Franklin Elementary School spared with rise in student level
By Arwyn Rice
Peninsula Daily News
Print This | Email This
Most Popular this week
2nd UPDATE — Logger injured by falling tree near Lake Ozette; Forks man killed in earlier logging accident identified by authorities
Sequim resident at fore of Peninsula coastal cleanups gets firsthand look at tsunami devastation in Japan
The October district enrollment report, presented to the Port Angeles School Board at Monday’s meeting, revealed that there were 1,882 students at the elementary school level — 22 more than in 2011 — a slight reversal of a trend of big losses among the youngest students.
There also have been additional new-student registrations since the October count, boosting the increase to 28, Finance Director Kelly Pearson said.
“I don’t think I’ve ever seen that,” said board President Patty Happe.
Overall, the district lost 33 students, with the total enrollment for October at 3,864, compared with 3,919 in October 2011, Pearson said.
In May, the board decided that if elementary schools lost another 100 students, using the October 2011 elementary school full-time enrollment of 1,860 as a baseline, the process would begin for shuttering Franklin Elementary School for the 2014-2015 school year at the earliest.
It would be the third school closed in the district this century.
Monroe Elementary School, 106 Monroe Road, was closed in 2004 because of declining enrollment.
Fairview Elementary School was closed in 2007, with students moved to the newer, larger Roosevelt Middle School building, while Roosevelt Middle School students transferred to Stevens Middle School.
District officials said in May that it would take two to four years to prepare for a school closure, including moving necessary services to other schools, and to build additional classrooms at another school to house students from the closed school.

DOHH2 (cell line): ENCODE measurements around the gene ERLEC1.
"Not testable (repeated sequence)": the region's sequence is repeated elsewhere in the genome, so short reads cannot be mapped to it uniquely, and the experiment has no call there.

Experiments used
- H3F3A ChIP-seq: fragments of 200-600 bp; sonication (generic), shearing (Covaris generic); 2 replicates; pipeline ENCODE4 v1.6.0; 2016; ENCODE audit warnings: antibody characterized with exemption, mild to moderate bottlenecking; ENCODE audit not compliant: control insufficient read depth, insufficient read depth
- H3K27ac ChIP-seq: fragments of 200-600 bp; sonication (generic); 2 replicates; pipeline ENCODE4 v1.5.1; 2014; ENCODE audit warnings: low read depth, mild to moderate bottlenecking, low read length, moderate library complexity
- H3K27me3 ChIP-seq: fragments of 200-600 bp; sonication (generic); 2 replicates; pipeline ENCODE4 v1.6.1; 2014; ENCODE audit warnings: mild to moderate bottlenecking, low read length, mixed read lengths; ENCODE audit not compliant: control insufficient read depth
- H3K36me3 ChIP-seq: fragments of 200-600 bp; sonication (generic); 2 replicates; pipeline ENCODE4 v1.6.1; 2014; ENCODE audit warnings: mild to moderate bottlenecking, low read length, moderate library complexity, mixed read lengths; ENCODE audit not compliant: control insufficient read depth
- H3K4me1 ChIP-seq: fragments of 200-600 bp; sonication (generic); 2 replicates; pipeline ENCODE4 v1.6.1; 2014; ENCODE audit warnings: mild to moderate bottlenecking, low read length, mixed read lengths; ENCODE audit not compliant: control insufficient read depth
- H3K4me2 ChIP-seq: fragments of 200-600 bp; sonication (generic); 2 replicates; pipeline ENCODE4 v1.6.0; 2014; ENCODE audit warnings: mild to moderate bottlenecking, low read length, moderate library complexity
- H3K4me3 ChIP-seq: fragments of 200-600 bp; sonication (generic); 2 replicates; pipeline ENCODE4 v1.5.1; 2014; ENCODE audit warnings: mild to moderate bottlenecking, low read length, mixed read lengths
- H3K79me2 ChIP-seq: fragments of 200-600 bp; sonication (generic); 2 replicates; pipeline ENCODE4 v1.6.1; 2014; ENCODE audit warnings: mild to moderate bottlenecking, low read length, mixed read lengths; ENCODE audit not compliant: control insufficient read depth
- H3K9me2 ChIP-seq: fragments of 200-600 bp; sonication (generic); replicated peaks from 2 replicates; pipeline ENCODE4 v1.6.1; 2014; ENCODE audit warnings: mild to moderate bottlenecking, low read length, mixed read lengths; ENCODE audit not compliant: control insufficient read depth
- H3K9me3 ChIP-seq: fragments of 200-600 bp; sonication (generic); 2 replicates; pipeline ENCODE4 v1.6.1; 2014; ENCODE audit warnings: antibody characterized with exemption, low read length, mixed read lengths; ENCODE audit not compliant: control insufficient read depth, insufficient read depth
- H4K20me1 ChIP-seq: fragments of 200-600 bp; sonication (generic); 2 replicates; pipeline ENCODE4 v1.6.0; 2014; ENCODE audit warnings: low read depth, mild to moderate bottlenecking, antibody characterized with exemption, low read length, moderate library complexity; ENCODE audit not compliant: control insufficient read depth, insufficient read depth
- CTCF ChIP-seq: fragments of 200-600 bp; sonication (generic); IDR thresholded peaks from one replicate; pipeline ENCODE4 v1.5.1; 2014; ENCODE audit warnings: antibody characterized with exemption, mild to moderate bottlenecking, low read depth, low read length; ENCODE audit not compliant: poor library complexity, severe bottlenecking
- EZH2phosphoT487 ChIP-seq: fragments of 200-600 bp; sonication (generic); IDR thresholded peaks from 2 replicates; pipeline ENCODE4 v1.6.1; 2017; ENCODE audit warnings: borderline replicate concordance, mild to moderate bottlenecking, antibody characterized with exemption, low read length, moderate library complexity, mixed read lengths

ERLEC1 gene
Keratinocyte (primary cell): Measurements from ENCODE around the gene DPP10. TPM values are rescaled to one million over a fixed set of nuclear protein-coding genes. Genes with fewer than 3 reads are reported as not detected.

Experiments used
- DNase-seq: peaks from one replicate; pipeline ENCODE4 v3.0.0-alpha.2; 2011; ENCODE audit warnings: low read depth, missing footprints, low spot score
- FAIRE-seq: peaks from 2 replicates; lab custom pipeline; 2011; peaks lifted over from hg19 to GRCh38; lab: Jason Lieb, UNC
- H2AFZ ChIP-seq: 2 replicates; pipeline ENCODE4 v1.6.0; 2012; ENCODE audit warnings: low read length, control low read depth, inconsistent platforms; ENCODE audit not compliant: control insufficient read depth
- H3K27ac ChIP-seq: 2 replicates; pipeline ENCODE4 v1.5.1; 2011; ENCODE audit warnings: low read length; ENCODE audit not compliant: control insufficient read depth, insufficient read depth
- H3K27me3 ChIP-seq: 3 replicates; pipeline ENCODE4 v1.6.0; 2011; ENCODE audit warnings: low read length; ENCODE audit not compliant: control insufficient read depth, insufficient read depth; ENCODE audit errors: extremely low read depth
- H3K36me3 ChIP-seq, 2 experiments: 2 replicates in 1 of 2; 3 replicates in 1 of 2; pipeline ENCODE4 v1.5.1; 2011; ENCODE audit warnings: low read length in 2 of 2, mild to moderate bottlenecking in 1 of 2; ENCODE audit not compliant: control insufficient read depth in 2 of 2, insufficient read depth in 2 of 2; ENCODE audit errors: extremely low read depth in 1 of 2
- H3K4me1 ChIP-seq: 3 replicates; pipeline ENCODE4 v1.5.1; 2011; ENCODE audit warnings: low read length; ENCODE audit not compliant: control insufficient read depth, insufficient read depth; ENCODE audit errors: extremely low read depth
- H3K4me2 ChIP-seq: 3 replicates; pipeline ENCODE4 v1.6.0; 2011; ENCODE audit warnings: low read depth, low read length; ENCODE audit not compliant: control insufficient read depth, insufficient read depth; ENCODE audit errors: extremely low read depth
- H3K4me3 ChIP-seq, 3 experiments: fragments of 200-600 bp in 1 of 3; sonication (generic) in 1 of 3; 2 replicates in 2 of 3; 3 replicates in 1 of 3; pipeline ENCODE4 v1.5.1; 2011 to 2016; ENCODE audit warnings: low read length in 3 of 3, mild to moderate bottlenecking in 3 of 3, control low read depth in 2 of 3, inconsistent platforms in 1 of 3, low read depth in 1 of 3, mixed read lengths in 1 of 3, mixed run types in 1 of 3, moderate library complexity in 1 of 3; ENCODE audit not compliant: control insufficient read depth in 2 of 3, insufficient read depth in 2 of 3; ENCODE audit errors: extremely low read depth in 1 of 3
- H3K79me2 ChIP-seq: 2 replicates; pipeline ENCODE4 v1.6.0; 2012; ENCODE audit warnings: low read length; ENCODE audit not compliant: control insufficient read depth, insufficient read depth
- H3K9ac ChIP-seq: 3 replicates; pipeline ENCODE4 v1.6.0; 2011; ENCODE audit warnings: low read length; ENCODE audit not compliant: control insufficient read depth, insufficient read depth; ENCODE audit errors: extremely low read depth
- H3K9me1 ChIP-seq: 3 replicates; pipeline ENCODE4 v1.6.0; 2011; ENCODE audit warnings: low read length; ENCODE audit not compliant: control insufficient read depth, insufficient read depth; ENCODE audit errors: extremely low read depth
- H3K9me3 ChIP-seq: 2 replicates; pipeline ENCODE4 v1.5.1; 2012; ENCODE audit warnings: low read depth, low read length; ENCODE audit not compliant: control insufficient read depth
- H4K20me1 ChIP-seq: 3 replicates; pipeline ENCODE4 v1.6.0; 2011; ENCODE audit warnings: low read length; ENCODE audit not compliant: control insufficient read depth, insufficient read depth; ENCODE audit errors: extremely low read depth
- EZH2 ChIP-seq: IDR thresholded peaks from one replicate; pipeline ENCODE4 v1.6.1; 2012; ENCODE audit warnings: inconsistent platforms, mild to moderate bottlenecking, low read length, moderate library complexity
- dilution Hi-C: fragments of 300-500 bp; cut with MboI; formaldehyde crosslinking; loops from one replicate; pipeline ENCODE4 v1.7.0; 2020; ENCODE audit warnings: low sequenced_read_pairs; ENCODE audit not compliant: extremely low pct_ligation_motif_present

A class of 262 kindergarten students began classes this fall, according to the enrollment report.
The smallest elementary school class is the second grade, with 240 students, and largest is the sixth grade, with 278 students.
The announcement was welcome financial news to board members.
“So we are not taking major cuts,” said board member Lonnie Linn.
Schools are funded by the state according to attendance, with a payment of more than $5,000 per full-time enrollment.
Middle school down
Stevens Middle lost the most students — with an enrollment of 567 — 43 fewer students than the school had in 2011.
Most of the middle school loss was in the movement of a class of 320 eighth-graders who advanced from Stevens to Port Angeles High School this fall and who were replaced by a small class of only 262 new seventh-grade students entering the school.
The group of 320 ninth-graders is currently the largest class in the district and one of only three classes with more than 300 students.
Two of those three classes are at Port Angeles High School, and the third is the current eighth-grade class at Stevens.
Next year, when the 305 members of the Class of 2017 move to the high school, they will be replaced by only 278 new seventh-graders.
The school eliminated one of the school’s five learning teams to reflect the loss of students, said Stevens Principal Chuck Lisk.
Reporter Arwyn Rice can be reached at 360-452-2345, ext. 5070, or at email@example.com.
Last modified: October 09. 2012 5:27PM